In an attempt to speed up the transition to electric vehicles, the European Parliament has adopted legislation that would prohibit the sale of new gas and diesel automobiles in the EU beginning in 2035. (EVs).
The new legislation requires new passenger and light commercial cars to zero CO2 emissions by 2035. (an EU fleet-wide objective of reducing CO2 emissions from new automobiles and vans by 100% by 2021).
The Commission will submit a methodology for evaluating and reporting information on CO2 emissions during the whole lifespan of a vehicle or van sold on the EU market by 2025.
“This regulation encourages the production of zero- and low-emission vehicles. It contains an ambitious revision of the targets for 2030 and a zero-emission target for 2035, which is crucial to reach climate neutrality by 2050,” said Jan Huitema, a member of the European Parliament.
“Purchasing and driving zero-emission cars will become cheaper for consumers and a second-hand market will emerge more quickly. It makes sustainable driving accessible to everyone,” Huitema added.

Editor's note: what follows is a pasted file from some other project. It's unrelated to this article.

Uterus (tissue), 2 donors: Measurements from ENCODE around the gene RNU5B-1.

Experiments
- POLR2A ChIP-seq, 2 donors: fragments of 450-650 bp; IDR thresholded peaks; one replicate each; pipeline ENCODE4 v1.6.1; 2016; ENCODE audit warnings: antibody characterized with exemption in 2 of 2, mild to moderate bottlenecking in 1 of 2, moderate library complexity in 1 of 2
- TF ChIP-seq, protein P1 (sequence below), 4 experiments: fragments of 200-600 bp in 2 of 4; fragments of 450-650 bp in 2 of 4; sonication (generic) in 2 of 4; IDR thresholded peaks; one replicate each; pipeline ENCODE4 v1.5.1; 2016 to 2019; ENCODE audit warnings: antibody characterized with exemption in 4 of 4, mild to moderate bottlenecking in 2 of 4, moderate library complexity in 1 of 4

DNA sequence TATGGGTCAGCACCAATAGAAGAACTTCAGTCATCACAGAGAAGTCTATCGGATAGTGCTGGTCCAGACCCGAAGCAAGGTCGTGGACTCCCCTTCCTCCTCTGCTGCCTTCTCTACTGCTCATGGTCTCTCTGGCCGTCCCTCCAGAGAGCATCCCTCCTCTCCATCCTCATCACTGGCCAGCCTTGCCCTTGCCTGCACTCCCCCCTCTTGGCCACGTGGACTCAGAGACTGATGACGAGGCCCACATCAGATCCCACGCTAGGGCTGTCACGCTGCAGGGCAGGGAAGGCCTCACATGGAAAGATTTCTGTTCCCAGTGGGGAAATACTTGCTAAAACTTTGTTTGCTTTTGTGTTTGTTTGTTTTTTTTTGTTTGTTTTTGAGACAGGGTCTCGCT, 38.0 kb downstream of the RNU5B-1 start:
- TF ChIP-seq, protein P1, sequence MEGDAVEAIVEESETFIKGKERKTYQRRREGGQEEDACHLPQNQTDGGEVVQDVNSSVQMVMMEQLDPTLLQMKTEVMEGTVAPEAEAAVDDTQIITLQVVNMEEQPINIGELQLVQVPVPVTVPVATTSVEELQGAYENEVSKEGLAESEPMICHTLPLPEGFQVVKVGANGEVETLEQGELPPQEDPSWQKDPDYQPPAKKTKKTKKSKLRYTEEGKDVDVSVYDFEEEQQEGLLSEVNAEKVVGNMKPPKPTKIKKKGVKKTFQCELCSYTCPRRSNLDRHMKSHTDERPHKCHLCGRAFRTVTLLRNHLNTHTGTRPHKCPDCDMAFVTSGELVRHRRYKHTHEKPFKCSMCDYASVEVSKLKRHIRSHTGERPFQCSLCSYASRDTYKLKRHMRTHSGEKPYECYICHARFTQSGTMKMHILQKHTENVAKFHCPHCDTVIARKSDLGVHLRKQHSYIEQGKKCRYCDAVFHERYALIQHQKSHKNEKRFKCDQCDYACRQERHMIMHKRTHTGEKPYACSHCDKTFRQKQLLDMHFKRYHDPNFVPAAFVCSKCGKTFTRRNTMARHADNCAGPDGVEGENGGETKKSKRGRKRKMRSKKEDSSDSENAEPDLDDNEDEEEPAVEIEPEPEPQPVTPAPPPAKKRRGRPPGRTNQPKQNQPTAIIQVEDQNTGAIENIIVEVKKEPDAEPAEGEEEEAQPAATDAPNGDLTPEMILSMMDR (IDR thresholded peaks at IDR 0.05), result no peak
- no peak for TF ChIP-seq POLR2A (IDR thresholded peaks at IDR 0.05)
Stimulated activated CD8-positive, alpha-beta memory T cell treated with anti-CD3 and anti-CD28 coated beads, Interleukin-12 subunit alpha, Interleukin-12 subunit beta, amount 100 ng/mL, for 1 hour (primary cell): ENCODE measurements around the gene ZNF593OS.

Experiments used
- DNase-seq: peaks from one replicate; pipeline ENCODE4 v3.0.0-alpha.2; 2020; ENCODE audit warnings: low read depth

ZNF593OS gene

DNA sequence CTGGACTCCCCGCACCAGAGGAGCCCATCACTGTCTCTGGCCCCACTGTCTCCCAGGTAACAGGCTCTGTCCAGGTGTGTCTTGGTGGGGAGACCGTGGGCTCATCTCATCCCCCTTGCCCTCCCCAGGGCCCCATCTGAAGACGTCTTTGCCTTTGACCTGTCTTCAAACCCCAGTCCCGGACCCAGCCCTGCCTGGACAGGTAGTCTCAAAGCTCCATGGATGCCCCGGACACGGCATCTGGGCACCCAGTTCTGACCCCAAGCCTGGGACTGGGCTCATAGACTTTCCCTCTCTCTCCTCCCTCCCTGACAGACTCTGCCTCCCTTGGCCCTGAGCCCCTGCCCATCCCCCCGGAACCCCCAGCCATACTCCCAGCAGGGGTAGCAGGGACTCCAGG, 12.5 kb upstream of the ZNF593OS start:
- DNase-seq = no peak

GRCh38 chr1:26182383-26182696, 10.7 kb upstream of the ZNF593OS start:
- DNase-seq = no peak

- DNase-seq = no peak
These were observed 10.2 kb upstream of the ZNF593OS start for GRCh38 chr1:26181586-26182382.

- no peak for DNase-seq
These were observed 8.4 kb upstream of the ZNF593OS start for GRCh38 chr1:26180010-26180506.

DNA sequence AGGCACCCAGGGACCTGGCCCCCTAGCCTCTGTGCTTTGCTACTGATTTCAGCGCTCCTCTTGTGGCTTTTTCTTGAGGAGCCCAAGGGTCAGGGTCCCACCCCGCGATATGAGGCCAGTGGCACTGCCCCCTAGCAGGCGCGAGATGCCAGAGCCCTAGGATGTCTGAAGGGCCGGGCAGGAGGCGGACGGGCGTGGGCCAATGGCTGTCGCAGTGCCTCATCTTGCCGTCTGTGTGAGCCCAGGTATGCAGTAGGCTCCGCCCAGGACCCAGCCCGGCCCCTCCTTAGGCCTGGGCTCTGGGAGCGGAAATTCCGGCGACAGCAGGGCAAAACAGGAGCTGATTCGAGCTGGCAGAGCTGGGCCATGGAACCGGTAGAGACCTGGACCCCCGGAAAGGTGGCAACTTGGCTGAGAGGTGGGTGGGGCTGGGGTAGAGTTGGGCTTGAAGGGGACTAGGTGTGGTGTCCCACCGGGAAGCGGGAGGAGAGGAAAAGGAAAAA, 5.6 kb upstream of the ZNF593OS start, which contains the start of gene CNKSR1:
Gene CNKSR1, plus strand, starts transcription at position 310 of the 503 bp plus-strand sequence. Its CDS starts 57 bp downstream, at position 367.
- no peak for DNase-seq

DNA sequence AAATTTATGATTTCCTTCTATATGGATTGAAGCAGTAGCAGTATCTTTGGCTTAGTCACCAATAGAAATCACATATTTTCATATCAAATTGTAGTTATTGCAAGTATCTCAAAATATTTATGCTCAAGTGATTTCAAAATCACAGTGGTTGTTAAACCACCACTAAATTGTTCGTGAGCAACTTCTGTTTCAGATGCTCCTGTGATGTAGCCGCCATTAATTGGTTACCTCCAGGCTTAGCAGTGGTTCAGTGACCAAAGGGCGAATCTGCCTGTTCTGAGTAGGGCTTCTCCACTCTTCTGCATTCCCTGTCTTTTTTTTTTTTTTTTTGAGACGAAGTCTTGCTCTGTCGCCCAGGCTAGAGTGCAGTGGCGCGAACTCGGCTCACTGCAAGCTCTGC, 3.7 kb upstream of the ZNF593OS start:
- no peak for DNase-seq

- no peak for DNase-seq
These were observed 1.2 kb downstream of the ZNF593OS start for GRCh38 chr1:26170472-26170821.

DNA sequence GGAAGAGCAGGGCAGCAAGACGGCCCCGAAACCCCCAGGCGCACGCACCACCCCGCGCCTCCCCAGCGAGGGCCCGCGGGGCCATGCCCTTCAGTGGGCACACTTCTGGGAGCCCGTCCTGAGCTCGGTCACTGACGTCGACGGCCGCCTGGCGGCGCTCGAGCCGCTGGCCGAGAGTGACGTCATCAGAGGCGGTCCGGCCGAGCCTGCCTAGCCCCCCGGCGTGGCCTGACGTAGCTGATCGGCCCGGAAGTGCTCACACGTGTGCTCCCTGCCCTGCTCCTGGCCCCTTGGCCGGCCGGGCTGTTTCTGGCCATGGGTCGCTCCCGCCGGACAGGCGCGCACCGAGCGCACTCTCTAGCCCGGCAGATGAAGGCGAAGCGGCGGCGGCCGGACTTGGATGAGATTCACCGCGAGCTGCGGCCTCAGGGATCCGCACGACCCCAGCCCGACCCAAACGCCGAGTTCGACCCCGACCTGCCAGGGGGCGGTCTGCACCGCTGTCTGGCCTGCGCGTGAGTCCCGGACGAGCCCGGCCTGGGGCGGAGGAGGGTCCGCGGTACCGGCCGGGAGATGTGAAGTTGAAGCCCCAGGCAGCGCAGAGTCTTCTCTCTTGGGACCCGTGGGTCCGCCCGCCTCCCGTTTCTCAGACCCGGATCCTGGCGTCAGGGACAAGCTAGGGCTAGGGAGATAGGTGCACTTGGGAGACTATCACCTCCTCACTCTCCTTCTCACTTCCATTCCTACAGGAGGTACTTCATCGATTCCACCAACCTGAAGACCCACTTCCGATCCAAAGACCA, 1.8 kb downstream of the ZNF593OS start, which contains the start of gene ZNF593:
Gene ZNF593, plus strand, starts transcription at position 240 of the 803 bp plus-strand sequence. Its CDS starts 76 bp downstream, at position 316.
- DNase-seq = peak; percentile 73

A derogation may be granted by the Commission until the end of 2035 to firms who produce between 1,000 and 10,000 new cars or between 1,000 and 22,000 new vans annually (those registering less than 1 000 new vehicles per year continue to be exempt).
The Commission will begin releasing a report every two years to evaluate the advancement of zero-emission road transportation at the end of 2025.
Negotiators from EU member states, the European Parliament, and the European Commission originally approved the measure in October of last year.
Several manufacturers, like Volkswagen, have already said that they would only manufacture EVs in Europe by 2033.
News Source: Randonly